Ezion-geber


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Ezion-geber

(ē`zēŏn-gē`bər) or

Ezion-gaber

(–gā`–) [both: Heb.,=giant's backbone], ancient port, on the Gulf of Aqaba. The site, near AqabaAqaba
, town (1996 est. pop. 52,000), SW Jordan, at the head of the Gulf of Aqaba, on the border with Israel. It is the only Jordanian port with direct access to the Red Sea; it remains the trade entrepôt to Iraq. Phosphates are the chief export.
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, is now some distance from the shore, which is advancing. The Bible reveals the existence of a port there from the reign of Solomon to at least that of Uzziah in the 8th cent. B.C. (Num. 33.35,36; Deut. 2.8; 1 Kings 9.26; 22.48; 2 Chron. 8.17). Excavations were carried out (1938–40) under American auspices. The largest copper refineries ever found to have existed in the ancient world were unearthed at the level of the oldest of the five periods of settlement. Trade relations existed with Phoenicia, Arabia, Egypt, Sinai, and Greece (5th cent. B.C.). Nearby was the ancient port of ElatElat
or Eilat
[Heb.,=trees], city (1994 pop. 35,700), S Israel, a port on the Gulf of Aqaba, an arm of the Red Sea. It is strategically located near the Sinai peninsula, Jordan, and Saudi Arabia and is Israel's gateway to Africa and East Asia.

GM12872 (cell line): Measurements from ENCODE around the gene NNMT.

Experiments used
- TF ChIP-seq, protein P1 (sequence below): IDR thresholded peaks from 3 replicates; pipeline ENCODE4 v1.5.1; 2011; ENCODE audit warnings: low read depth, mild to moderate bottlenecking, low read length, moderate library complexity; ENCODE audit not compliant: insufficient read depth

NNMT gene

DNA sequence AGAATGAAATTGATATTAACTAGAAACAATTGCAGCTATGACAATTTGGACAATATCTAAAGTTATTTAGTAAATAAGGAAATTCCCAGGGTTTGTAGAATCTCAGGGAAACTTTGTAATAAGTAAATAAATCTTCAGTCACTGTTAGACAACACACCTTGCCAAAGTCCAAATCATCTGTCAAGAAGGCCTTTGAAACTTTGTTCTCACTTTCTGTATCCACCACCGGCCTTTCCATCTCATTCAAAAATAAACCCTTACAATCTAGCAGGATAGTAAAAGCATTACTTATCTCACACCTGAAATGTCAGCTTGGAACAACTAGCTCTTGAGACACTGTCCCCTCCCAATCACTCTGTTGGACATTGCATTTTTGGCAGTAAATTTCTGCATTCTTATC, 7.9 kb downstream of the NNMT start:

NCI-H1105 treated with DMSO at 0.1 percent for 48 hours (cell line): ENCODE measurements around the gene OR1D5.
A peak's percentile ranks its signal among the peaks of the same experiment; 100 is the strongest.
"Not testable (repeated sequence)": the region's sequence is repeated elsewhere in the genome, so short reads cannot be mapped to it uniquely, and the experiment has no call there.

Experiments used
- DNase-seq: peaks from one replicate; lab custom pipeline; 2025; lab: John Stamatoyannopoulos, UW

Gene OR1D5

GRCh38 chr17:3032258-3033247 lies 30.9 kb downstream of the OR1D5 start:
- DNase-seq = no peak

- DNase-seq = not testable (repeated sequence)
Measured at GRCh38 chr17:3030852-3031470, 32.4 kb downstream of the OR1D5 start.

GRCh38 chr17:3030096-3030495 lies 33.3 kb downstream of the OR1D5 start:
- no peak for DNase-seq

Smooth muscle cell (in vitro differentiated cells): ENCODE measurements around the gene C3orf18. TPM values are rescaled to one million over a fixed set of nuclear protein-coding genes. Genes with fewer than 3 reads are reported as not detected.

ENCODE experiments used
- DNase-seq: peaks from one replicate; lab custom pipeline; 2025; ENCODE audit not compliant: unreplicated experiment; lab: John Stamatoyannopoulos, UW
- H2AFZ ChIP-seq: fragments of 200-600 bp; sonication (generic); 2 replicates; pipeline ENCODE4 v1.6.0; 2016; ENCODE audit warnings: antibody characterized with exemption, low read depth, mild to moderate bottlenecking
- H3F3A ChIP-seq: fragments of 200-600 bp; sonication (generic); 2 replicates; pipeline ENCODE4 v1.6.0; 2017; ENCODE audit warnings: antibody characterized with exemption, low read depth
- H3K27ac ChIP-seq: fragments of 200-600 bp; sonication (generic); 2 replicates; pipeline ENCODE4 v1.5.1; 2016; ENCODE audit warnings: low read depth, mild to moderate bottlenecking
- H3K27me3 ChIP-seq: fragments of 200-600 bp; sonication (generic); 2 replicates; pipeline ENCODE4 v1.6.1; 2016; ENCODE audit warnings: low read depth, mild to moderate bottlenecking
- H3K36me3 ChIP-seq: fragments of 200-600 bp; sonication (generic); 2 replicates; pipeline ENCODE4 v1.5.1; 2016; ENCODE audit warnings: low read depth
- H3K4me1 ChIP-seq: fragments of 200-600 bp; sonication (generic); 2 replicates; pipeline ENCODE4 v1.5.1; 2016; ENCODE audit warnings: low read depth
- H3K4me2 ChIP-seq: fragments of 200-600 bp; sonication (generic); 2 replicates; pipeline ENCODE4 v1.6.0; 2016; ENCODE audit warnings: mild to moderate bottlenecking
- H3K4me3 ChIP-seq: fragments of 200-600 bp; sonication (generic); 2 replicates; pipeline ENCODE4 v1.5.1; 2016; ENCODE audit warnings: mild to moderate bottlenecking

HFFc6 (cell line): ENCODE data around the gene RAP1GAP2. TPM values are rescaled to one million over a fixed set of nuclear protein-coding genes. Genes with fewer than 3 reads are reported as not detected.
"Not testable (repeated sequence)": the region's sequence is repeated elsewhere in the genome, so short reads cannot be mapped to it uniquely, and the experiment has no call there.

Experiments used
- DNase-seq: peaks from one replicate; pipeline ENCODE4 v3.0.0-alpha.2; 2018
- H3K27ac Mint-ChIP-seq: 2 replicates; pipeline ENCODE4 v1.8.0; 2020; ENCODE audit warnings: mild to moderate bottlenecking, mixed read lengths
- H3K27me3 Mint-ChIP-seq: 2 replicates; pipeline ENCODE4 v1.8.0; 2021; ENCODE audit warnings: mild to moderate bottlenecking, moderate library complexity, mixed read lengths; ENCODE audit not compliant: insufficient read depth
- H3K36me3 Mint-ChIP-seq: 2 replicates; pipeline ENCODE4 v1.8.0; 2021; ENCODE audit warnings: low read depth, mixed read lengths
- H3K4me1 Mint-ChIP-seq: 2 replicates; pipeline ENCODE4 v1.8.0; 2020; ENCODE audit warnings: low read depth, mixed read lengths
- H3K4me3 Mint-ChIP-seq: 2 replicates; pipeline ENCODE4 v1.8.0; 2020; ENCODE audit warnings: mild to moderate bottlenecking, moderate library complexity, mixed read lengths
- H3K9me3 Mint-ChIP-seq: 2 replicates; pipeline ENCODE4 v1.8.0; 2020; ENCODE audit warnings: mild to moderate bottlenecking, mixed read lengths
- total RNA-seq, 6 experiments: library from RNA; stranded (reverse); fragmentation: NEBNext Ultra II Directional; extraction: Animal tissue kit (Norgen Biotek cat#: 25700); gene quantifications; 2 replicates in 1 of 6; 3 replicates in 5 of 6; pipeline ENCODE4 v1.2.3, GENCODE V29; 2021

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References in periodicals archive ?
In the south, Solomon's kingdom did in fact extend as far as the Red Sea, described in the Bible as Yam Suf (Sea of Reeds), which in all likelihood was the reason Solomon chose Ezion-geber as his seaport, in addition to the one at Joppa (Jaffa) on the Mediterranean coast.
This would point unmistakably to the type of merchant ship operating from the copper town of Ezion-geber on the Gulf of Akaba.
Solomon made Ezion-geber not only a seaport but his chief industrial city as well.
An example of this occurs when McKinsey challenges 1 Kings 9:26 for saying that Ezion-geber was "on the shore of the Red Sea" (p.
In terms of modern geography, McKinsey is right, because Ezion-geber was located on what is now called the Gulf of Aqabah.
King Solomon also built a fleet of ships at Ezion-geber, that is near Elath on the shore of the Red Sea in the land of Edom.
Some two centuries later, King Jehoshaphat of Judah tried to revive the Red Sea-Indian Ocean trade, but the venture failed before the fleet was even aweigh: Jehoshaphat built Tarshish ships to sail to Ophir for gold, but he did not set sail for the ships were wrecked at Ezion-geber (I Kg.